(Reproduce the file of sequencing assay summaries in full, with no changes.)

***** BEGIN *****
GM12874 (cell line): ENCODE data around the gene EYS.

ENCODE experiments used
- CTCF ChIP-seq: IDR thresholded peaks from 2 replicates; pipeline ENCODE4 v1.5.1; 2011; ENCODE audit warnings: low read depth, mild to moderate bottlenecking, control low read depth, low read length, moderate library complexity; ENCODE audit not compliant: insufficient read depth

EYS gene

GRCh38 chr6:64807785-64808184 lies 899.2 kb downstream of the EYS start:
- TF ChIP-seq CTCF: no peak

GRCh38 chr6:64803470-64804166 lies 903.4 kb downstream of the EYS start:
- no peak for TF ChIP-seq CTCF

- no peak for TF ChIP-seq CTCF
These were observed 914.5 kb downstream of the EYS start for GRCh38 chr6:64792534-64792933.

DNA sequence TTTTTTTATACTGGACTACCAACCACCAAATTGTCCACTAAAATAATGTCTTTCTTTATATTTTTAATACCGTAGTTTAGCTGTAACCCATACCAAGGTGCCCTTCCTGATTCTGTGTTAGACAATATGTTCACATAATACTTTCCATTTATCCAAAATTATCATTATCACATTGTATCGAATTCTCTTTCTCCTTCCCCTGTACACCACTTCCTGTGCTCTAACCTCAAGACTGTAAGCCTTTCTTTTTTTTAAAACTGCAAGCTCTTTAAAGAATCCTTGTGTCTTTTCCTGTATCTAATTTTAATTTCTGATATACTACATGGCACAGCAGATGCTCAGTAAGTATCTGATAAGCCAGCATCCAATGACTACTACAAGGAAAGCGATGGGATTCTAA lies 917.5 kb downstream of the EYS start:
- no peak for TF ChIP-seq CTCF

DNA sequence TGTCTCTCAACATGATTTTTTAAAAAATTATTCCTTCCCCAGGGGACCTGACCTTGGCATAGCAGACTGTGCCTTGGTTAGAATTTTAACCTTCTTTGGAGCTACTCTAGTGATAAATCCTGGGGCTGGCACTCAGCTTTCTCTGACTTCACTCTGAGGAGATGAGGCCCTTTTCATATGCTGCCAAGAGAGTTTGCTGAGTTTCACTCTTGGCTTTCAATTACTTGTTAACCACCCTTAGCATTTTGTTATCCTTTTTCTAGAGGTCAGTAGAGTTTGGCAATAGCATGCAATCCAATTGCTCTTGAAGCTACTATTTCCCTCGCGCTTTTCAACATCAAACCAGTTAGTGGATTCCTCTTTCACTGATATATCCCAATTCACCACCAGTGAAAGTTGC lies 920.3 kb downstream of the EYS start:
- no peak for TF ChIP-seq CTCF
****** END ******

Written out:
GM12874 (cell line): ENCODE data around the gene EYS.

ENCODE experiments used
- CTCF ChIP-seq: IDR thresholded peaks from 2 replicates; pipeline ENCODE4 v1.5.1; 2011; ENCODE audit warnings: low read depth, mild to moderate bottlenecking, control low read depth, low read length, moderate library complexity; ENCODE audit not compliant: insufficient read depth

EYS gene

GRCh38 chr6:64807785-64808184 lies 899.2 kb downstream of the EYS start:
- TF ChIP-seq CTCF: no peak

GRCh38 chr6:64803470-64804166 lies 903.4 kb downstream of the EYS start:
- no peak for TF ChIP-seq CTCF

- no peak for TF ChIP-seq CTCF
These were observed 914.5 kb downstream of the EYS start for GRCh38 chr6:64792534-64792933.

DNA sequence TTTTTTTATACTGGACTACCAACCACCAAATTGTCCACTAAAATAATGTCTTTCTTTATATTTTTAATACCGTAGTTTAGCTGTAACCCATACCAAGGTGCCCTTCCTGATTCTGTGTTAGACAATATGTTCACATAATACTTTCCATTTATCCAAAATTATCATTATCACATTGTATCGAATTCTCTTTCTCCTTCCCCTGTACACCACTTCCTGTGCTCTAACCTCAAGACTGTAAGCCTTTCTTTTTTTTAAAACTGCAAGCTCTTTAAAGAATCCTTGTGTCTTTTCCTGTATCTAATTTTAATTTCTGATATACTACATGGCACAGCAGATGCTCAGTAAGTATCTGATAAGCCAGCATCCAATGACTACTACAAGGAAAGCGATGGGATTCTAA lies 917.5 kb downstream of the EYS start:
- no peak for TF ChIP-seq CTCF

DNA sequence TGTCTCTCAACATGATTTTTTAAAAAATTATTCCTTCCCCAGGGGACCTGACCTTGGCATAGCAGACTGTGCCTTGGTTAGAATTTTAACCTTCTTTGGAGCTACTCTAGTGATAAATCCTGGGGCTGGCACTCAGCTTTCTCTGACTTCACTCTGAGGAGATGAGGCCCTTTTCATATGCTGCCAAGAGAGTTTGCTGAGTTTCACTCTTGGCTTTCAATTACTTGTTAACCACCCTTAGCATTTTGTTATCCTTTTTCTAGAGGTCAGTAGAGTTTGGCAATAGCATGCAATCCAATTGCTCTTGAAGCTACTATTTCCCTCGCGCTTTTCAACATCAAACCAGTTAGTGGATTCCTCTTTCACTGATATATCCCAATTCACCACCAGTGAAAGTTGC lies 920.3 kb downstream of the EYS start:
- no peak for TF ChIP-seq CTCF